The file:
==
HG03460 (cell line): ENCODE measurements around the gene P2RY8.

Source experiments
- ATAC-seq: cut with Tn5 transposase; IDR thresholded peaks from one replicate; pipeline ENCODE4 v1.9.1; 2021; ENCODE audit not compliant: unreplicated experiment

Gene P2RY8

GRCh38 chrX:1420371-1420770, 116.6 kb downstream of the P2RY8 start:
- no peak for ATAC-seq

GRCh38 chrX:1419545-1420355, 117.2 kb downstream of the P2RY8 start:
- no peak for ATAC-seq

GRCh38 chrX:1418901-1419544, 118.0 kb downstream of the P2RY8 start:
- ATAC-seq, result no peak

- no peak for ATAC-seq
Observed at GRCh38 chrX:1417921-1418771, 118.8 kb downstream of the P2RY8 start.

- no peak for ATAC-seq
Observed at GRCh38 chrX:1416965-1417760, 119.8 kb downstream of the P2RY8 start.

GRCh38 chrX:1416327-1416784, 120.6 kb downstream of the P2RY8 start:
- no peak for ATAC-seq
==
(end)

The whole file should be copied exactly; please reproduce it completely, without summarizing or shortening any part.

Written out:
HG03460 (cell line): ENCODE measurements around the gene P2RY8.

Source experiments
- ATAC-seq: cut with Tn5 transposase; IDR thresholded peaks from one replicate; pipeline ENCODE4 v1.9.1; 2021; ENCODE audit not compliant: unreplicated experiment

Gene P2RY8

GRCh38 chrX:1420371-1420770, 116.6 kb downstream of the P2RY8 start:
- no peak for ATAC-seq

GRCh38 chrX:1419545-1420355, 117.2 kb downstream of the P2RY8 start:
- no peak for ATAC-seq

GRCh38 chrX:1418901-1419544, 118.0 kb downstream of the P2RY8 start:
- ATAC-seq, result no peak

- no peak for ATAC-seq
Observed at GRCh38 chrX:1417921-1418771, 118.8 kb downstream of the P2RY8 start.

- no peak for ATAC-seq
Observed at GRCh38 chrX:1416965-1417760, 119.8 kb downstream of the P2RY8 start.

GRCh38 chrX:1416327-1416784, 120.6 kb downstream of the P2RY8 start:
- no peak for ATAC-seq